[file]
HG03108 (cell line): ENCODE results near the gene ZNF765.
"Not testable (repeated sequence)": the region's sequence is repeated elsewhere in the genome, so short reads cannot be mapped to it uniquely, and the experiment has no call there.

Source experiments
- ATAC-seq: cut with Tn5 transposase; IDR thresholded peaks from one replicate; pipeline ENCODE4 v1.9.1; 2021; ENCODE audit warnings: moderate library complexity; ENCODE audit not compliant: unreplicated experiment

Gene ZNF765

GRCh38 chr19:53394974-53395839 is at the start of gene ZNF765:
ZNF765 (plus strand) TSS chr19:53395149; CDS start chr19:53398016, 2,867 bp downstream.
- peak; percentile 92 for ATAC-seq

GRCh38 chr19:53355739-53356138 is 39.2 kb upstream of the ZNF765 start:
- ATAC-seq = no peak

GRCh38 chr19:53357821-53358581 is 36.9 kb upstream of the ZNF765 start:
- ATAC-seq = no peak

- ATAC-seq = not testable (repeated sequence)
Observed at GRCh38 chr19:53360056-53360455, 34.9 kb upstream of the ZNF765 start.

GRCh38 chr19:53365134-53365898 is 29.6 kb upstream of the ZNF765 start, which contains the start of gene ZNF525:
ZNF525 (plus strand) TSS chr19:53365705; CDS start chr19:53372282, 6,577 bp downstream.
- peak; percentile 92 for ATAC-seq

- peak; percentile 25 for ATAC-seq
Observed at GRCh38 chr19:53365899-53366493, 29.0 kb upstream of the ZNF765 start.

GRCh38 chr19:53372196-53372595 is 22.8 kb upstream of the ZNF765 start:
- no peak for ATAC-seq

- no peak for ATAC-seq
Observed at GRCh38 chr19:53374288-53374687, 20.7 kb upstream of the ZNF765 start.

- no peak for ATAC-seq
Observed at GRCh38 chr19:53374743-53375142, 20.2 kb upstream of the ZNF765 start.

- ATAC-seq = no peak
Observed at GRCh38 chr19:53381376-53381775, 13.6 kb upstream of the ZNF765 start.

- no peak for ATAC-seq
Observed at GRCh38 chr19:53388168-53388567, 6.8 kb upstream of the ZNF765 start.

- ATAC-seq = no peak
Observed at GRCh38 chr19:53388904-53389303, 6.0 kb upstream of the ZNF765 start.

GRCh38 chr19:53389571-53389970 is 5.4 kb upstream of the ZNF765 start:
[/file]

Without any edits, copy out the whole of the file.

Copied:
HG03108 (cell line): ENCODE results near the gene ZNF765.
"Not testable (repeated sequence)": the region's sequence is repeated elsewhere in the genome, so short reads cannot be mapped to it uniquely, and the experiment has no call there.

Source experiments
- ATAC-seq: cut with Tn5 transposase; IDR thresholded peaks from one replicate; pipeline ENCODE4 v1.9.1; 2021; ENCODE audit warnings: moderate library complexity; ENCODE audit not compliant: unreplicated experiment

Gene ZNF765

GRCh38 chr19:53394974-53395839 is at the start of gene ZNF765:
ZNF765 (plus strand) TSS chr19:53395149; CDS start chr19:53398016, 2,867 bp downstream.
- peak; percentile 92 for ATAC-seq

GRCh38 chr19:53355739-53356138 is 39.2 kb upstream of the ZNF765 start:
- ATAC-seq = no peak

GRCh38 chr19:53357821-53358581 is 36.9 kb upstream of the ZNF765 start:
- ATAC-seq = no peak

- ATAC-seq = not testable (repeated sequence)
Observed at GRCh38 chr19:53360056-53360455, 34.9 kb upstream of the ZNF765 start.

GRCh38 chr19:53365134-53365898 is 29.6 kb upstream of the ZNF765 start, which contains the start of gene ZNF525:
ZNF525 (plus strand) TSS chr19:53365705; CDS start chr19:53372282, 6,577 bp downstream.
- peak; percentile 92 for ATAC-seq

- peak; percentile 25 for ATAC-seq
Observed at GRCh38 chr19:53365899-53366493, 29.0 kb upstream of the ZNF765 start.

GRCh38 chr19:53372196-53372595 is 22.8 kb upstream of the ZNF765 start:
- no peak for ATAC-seq

- no peak for ATAC-seq
Observed at GRCh38 chr19:53374288-53374687, 20.7 kb upstream of the ZNF765 start.

- no peak for ATAC-seq
Observed at GRCh38 chr19:53374743-53375142, 20.2 kb upstream of the ZNF765 start.

- ATAC-seq = no peak
Observed at GRCh38 chr19:53381376-53381775, 13.6 kb upstream of the ZNF765 start.

- no peak for ATAC-seq
Observed at GRCh38 chr19:53388168-53388567, 6.8 kb upstream of the ZNF765 start.

- ATAC-seq = no peak
Observed at GRCh38 chr19:53388904-53389303, 6.0 kb upstream of the ZNF765 start.

GRCh38 chr19:53389571-53389970 is 5.4 kb upstream of the ZNF765 start: